2. When there is no insurance, retirees must deplete their savings to pay for care. This can have a debilitating impact on not only the sick spouse, but also the health spouse. (My mother lived 17 years longer than my father. If their life savings had been drained for her care, she would have had a much different experience in her “golden years”).
  3. When the retirees’ savings are depleted / exhausted, they may hope family can pay for their care. Unfortunately, Generation Y and Millennials may be ill-equipped to deal with these expenses: Many are struggling with the economic impact of COVID, struggling to pay off student debt, and worried about financing their own children’s education and their own retirement.
  4. Lacking insurance, having depleted their nest eggs and exhausting family resources, the only remaining option for many Americans is government assistance. Medicaid will pay for care when other options are exhausted, but only in a Medicaid-approved facility. This may not be the type of place you (or your family) would like to be in, but it’s the last resort for seniors who do not plan.

So with so much to lose, why do many seniors fail to plan to protect their nest egg? It’s human nature to hope “I will be the lucky one. It will be the guy next door who needs care.” And a lot of farmers, growers and ranchers are literally “betting the farm”.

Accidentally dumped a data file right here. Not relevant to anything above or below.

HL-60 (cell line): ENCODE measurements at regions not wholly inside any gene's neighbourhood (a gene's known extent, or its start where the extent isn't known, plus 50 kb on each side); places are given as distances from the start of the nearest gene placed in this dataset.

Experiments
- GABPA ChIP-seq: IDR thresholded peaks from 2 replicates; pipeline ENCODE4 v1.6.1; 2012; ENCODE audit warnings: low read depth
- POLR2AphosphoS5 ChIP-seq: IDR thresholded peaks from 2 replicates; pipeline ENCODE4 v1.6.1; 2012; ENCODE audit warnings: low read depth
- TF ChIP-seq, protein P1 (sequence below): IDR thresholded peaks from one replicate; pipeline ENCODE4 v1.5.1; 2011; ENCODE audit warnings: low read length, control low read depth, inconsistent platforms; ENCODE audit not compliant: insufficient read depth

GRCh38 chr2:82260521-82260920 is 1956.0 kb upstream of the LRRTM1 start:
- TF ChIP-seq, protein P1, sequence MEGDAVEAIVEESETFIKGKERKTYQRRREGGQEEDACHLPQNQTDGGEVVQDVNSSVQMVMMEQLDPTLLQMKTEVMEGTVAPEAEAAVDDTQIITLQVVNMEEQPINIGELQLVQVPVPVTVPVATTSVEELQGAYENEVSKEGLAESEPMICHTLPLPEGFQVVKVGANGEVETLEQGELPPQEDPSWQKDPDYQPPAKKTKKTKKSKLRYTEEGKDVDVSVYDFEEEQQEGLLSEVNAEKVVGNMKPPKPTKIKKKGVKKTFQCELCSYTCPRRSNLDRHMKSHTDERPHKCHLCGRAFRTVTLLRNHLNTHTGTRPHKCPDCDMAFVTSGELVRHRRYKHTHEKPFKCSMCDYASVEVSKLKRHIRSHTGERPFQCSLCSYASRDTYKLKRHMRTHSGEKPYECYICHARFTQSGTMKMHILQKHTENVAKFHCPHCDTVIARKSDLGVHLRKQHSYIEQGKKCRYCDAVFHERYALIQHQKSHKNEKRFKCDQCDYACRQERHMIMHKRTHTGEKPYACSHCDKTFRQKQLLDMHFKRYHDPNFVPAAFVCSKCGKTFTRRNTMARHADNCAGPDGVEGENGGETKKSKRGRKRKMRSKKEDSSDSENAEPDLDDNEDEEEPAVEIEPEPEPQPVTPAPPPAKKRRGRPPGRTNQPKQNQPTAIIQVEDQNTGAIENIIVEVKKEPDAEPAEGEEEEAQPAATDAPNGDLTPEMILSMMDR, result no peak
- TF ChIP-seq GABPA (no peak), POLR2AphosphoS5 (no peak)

[Some of our clients have told us, “If I get sick, my family will care for me.” That sounds fine, in theory. Until you’ve watched your own 105 pound, 77-year-old mother try to wrestle her 210 pound husband into and out of the shower and onto and off of the toilet. Speaking from personal experience, the last thing I want is someone with my same last name changing my diapers. That’s not the image I want my kids to remember]

Fortunately, there are alternatives, and you don’t need to bet the farm and your family finances on being one of the lucky ones. And some of those alternatives can have attractive tax benefits.

Many farmers, growers, ranchers and packers have at least one regular “C” corporation in their enterprise. And these corporations may provide coverage for owners and managers with distinct tax advantages. You should consult your own tax professionals (or a member of our team) to see how this may apply to your situation.

There are also at least two different types of long-term care insurance that can be used to protect your retirement and your farm: “traditional” long term care policies and “hybrid” policies. Each may have unique advantages, and potential disadvantages.

Finally, some states offer Long Term Care Partnership programs. These are designed to encourage residents to carry long term care insurance, and may provide tax or financial benefits for doing so. A financial advisor skilled in long term care planning for farmers, ranchers, growers and packers can help you navigate these alternatives and assess which one(s) work for you. Our Lincoln Agribusiness Services would be delighted to help you in this process.


Jeffrey S. DeWald CLU©, ChFC©, CBEC© is a registered representative of Lincoln Financial Advisors.